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Voting campaign targets Asian Americans

Community groups are urging Asians, who constitute 10% of the state's registered voters, to take part in the upcoming election.

October 23, 2012|By Anh Do, Los Angeles Times
  • Karima Reyes, center, takes a vote button from a representative with the Asian Pacific American Legal Center during a presentation at Cal Poly Pomona.
Karima Reyes, center, takes a vote button from a representative with the… (Glenn Koenig, Los Angeles…)

Michael Wahl is aware that he has a choice — President Obama or Mitt Romney. "It's either this guy or that guy," the Cal Poly Pomona sophomore says.

But he didn't know about the candidates lower on the ballot, or the measures that could shape California's future — until volunteers came to his ethnic studies class one evening with a video aimed at convincing Asian Americans to turn out on election day.

Wahl, who is half-Chinese, is among the thousands of prospective voters targeted in what is probably the most aggressive push yet to unlock the Asian vote in Southern California.

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Thirteen community-based groups have joined ranks in a "Your Vote Matters!" blitz of mailers, multilingual phone banks and online tool kits for Cambodian, Chinese, Filipino, Japanese, Korean, Pacific Islander, South Asian, Thai and Vietnamese voters.

In Chinatown, there's a get-out-the-vote T-shirt campaign. Gurdwaras — places of worship for Sikhs — are being used to distribute voting information and videos in Punjabi. A "Does Your Asian Mom Vote" video produced by the San Gabriel Valley's Fung Brothers draws viewers on YouTube. And multilingual posters, buttons and stickers proclaiming "I'm Asian and I Vote" are being distributed.

Nearly 18 million Asian Americans and Pacific Islanders live in the U.S., the fastest-growing ethnic group in the nation, according to the census. Yet Asian Americans remain one of the most politically underorganized, underengaged segments, with only 55% of them registered to vote — the lowest among all races.

In California, Asian Americans make up 10% of the registered voters — a coveted source of potential ballots considering that a recent survey conducted by UC Berkeley and UC Riverside professors shows that 1 in 3 Asian Americans voters remain undecided on who should be president.

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Although Asian Americans overall are trending Democratic in their voting patterns, many are highly independent in party allegiances, the study found.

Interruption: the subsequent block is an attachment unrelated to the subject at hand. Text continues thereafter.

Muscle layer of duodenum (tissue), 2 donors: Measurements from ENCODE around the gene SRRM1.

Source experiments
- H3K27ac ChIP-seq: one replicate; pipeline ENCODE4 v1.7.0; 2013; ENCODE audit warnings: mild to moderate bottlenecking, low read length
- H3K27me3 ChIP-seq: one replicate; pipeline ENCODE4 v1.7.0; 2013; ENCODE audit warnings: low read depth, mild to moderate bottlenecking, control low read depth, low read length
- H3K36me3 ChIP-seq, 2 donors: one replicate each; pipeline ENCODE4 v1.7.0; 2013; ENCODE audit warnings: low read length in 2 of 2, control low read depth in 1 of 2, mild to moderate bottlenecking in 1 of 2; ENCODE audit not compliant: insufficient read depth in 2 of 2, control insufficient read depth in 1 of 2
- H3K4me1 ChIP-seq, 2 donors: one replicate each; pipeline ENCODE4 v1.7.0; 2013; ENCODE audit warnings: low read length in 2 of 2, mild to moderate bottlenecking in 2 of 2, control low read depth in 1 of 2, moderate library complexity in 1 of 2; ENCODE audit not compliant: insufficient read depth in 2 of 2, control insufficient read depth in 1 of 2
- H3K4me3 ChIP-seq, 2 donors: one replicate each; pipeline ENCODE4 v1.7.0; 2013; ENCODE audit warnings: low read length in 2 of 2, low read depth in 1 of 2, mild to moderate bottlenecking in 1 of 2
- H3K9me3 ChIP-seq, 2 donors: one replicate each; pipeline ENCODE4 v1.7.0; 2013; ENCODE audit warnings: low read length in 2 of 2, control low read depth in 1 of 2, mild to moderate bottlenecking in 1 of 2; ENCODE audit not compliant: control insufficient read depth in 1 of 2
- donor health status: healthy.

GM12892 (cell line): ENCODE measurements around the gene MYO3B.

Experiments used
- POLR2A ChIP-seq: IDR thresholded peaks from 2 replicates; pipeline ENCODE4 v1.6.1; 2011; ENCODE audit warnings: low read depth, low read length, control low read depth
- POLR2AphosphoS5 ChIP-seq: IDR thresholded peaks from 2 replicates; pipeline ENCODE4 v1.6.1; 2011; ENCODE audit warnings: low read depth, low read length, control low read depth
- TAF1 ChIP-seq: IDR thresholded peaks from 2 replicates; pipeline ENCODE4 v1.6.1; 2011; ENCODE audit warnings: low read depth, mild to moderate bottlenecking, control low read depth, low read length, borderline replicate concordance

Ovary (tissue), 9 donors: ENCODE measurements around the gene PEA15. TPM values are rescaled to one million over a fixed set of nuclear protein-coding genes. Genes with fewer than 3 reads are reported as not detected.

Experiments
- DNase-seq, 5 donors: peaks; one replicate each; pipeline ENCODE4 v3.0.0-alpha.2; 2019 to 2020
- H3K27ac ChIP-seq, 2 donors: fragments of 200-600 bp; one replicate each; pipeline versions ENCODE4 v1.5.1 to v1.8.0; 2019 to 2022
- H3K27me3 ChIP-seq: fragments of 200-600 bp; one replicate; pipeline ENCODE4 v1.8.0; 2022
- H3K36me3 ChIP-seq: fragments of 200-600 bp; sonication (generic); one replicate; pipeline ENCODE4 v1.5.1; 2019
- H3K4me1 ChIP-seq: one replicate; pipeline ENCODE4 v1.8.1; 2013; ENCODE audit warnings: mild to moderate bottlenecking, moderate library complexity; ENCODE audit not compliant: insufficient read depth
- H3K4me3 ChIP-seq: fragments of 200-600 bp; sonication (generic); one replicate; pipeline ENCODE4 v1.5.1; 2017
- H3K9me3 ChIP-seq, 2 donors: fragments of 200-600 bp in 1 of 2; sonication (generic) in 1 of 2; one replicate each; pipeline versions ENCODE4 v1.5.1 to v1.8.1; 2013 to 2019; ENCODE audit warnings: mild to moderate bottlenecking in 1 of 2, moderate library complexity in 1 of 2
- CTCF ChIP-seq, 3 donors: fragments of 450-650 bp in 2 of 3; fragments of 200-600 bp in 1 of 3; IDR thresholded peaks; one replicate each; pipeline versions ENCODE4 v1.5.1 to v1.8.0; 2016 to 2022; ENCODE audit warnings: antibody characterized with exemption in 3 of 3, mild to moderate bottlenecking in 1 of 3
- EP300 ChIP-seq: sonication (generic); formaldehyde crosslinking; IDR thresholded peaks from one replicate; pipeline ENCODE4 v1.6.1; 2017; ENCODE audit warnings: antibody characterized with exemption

"There should be no excuse when it comes to trying to outreach to this population," says Karthick Ramakrishnan, associate professor of political science at UC Riverside, who, with co-author Taeku Lee of UC Berkeley, released the survey earlier this month.

Mainstream efforts to get out the vote often lack the cultural relevance needed to reach diverse communities, says Tanzila Ahmed, voter engagement manager at the Asian Pacific American Legal Center in Los Angeles.

Political activism, says Andrew Fung, who wrote the video with his older brother David, "sometimes "requires creating a culture around it — making the idea cool, making it relevant. A lot of kids who vote saw their parents vote. And if we see more Asian immigrant parents vote, we'll make an impact."

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Political consultant Ron Wong calls Asian Americans "pocketbook voters, focused mainly on practical issues that affect their day-to-day lives. When those issues are highlighted, and they learn about them in their own language, that will get them to the polls."

"You don't see the same kind of outreach to Asian groups as to other groups such as African Americans and Latinos," says Ramakrishnan, of UC Riverside. "National campaigns with enormous resources at their disposal aren't paying careful attention, especially when it comes to advertising and education. What they don't understand is that for these communities with a large foreign-born population, people have less experience with the political system so they need and are willing to learn more."

To educate voters, election materials in Los Angeles County are available in Chinese, Japanese, Korean, Spanish, Tagalog, Vietnamese — and now, for the first time — Hindi, Khmer and Thai, says Eugene Lee, voting rights project director at the legal center. In Orange County, election material also is available in most of the languages.

"It's a tremendous amount of outreach," says Rowena Robles, program manager at the Orange County Asian and Pacific Islander Community Alliance, whose work focuses on civic engagement and empowerment. "But it's exciting and it's happening at a crucial time."

anh.do@latimes.com

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